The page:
BADD Juju (For Blogging Against Disablism Day 2008)

April 30, 2008 at 7:12 PM (Uncategorized) (, , , , , )

I had this whole earnest, studious, lets not compare impairments or classify each other post, all written up, and ready…

…And then I scrapped it and said “F**k it. Let’s go with some humor.”

It’s spring 1980 and disco will soon die…I’m a senior in high school.

All the sidebar junk I’m about to write about being smart has some relevance, so bear with it.

While not in the highest rank of “No really *we’re* the smartest geeks in the place”

I was a National Merit finalist. There was a picture of me in the yearbook, that had already printed, that *said* I was one of nine or so smart kids on the steps in said photo. I had scored big with two other smart students in the local high school quiz television show. I was taking one Advanced Placement History Class while pulling a four point in the other classes.

Me and a friend were just returning from cutting fourth year French, taught by a guy named Krum Dimitrov.

And, right past the vice principal’s office I slipped and fell.

Out comes the Vice Principal, early to mid forties, a solid citizen and an important educator.

He says, not as a joke, looking right at me…

“Did Jeanie fall down and go boom?”

My friend’s eyes got big and she actually backed away from him.

I was so astonished that he would say such a thing, that I didn’t even answer. Besides, I was a Good Girl back then and couldn’t possibly have said, “Look you empty suit with a title, there’s brains in here, and if you don’t stop treating me like diapers and drool are the height of my day, things will get ugly.”But I gave him the cut eyed nasty look, and I was sure thinking it.

In other words: Ablelist Bad Habit #1 : Treat your disabled student like an infant.


It’s 1989. Big hair is for other people, as is lots of money. I’m living in another city, in another state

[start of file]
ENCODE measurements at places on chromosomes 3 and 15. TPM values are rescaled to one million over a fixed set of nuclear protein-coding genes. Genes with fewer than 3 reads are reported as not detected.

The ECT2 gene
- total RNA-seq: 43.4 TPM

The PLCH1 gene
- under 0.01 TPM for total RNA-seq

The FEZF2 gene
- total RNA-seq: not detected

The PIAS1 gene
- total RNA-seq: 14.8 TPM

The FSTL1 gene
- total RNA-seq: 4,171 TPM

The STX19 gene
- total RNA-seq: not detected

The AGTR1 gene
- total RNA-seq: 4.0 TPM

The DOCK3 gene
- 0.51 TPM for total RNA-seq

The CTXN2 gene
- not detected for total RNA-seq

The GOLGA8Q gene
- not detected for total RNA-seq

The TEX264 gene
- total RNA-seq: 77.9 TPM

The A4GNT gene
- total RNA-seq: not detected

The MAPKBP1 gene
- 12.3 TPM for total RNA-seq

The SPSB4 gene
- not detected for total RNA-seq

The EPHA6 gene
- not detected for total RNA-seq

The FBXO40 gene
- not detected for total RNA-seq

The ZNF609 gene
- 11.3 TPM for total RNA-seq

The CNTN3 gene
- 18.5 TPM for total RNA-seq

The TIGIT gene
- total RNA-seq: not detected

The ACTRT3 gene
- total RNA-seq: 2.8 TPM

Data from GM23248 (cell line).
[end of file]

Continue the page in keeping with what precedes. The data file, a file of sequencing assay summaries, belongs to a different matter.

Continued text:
I was trying to fit in at the First Real Job. [Note: This anecdote does not refer in *any* way to my present employer]

I and some other people had been involved in a project and we had finished and done well.

My boss’s boss’s boss had come around to shake everyone’s hand. Except mine. Someone did point out that I’d been involved as well and succeeded with my part.

He then said to me, a married lady of 27 “Good Job!” *and proceeded to pat me on the head several times*

My fists clenched, and if looks could kill he’d have been ashes. And again I said nothing. But at least by ’89 the able co workers were: “Did you *see* what he did? Gawd!” to each other.

In other words: Abelist Bad Habit #2 : Treat your disabled employee like a beloved pet.


Or a year earlier, at the same employer, a co-worker who shared my cube was threatened if I tried to learn something, was angry that I’d gone to the boss and asked for an earlier shift, *before* she had thought to do so herself, and was angry that I was senior to her because even though we both started on the same day, she had begun as a temp and I had begun as a full time employee…

I began to understand why when she told me a story of a woman with impairments she knew that, in her perception, took advantage both financially and in time spent of my co-worker’s kindness…so obviously, when she saw a gimp in her cube, I was automatically there to hassle her and take advantage of her.

Ableist bad Habit Number Three: Guilt (or Innocence) by association.

We’re different, folks…our levels of ‘needy’ may be huge, or nonexistent or somewhere in between.

“When you’ve met one ________ you’ve met them all,” is a particularly heedless, ill concieved paradigm and doesn’t help with racism or sexism either.

Want to help fight disablism (or ableism, same thing, different country)?

Figure that you might know something about us, but remember you don’t know everything. And, be prepared to lay your preconceived notions at the door.

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